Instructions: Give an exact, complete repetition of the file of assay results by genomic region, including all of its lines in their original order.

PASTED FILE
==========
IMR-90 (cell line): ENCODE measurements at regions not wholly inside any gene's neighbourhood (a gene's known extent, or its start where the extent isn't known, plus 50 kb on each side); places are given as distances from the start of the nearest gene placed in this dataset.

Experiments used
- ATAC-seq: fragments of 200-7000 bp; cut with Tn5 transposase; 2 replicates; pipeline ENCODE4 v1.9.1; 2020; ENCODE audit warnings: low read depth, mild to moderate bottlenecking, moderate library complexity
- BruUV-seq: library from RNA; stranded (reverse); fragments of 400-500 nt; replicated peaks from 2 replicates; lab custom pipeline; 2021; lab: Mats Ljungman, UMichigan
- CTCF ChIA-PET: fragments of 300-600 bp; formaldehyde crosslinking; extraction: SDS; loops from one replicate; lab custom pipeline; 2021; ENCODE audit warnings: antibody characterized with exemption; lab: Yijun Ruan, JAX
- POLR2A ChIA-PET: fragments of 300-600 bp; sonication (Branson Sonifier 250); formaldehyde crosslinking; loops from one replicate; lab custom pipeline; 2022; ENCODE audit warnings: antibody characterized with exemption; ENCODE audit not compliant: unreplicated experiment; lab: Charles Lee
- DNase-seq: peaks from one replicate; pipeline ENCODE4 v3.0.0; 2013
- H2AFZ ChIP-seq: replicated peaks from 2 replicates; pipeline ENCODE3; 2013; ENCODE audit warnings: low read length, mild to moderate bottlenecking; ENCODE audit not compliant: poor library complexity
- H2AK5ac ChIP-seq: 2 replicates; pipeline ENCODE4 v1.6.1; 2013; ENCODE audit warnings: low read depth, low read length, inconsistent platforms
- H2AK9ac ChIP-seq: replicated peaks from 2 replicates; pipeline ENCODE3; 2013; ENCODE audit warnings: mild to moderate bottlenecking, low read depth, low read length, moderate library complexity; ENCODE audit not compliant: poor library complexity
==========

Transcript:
IMR-90 (cell line): ENCODE measurements at regions not wholly inside any gene's neighbourhood (a gene's known extent, or its start where the extent isn't known, plus 50 kb on each side); places are given as distances from the start of the nearest gene placed in this dataset.

Experiments used
- ATAC-seq: fragments of 200-7000 bp; cut with Tn5 transposase; 2 replicates; pipeline ENCODE4 v1.9.1; 2020; ENCODE audit warnings: low read depth, mild to moderate bottlenecking, moderate library complexity
- BruUV-seq: library from RNA; stranded (reverse); fragments of 400-500 nt; replicated peaks from 2 replicates; lab custom pipeline; 2021; lab: Mats Ljungman, UMichigan
- CTCF ChIA-PET: fragments of 300-600 bp; formaldehyde crosslinking; extraction: SDS; loops from one replicate; lab custom pipeline; 2021; ENCODE audit warnings: antibody characterized with exemption; lab: Yijun Ruan, JAX
- POLR2A ChIA-PET: fragments of 300-600 bp; sonication (Branson Sonifier 250); formaldehyde crosslinking; loops from one replicate; lab custom pipeline; 2022; ENCODE audit warnings: antibody characterized with exemption; ENCODE audit not compliant: unreplicated experiment; lab: Charles Lee
- DNase-seq: peaks from one replicate; pipeline ENCODE4 v3.0.0; 2013
- H2AFZ ChIP-seq: replicated peaks from 2 replicates; pipeline ENCODE3; 2013; ENCODE audit warnings: low read length, mild to moderate bottlenecking; ENCODE audit not compliant: poor library complexity
- H2AK5ac ChIP-seq: 2 replicates; pipeline ENCODE4 v1.6.1; 2013; ENCODE audit warnings: low read depth, low read length, inconsistent platforms
- H2AK9ac ChIP-seq: replicated peaks from 2 replicates; pipeline ENCODE3; 2013; ENCODE audit warnings: mild to moderate bottlenecking, low read depth, low read length, moderate library complexity; ENCODE audit not compliant: poor library complexity